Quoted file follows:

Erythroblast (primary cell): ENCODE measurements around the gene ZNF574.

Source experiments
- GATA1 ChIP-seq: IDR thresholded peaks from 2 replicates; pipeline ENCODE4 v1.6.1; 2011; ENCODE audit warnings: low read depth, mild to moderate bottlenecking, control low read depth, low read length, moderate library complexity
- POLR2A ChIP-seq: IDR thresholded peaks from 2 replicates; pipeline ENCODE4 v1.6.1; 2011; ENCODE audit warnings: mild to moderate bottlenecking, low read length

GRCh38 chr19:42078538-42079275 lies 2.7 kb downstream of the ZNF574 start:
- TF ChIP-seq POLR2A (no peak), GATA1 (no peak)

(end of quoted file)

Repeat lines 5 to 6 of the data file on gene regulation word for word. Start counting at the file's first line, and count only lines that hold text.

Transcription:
GRCh38 chr19:42078538-42079275 lies 2.7 kb downstream of the ZNF574 start:
- TF ChIP-seq POLR2A (no peak), GATA1 (no peak)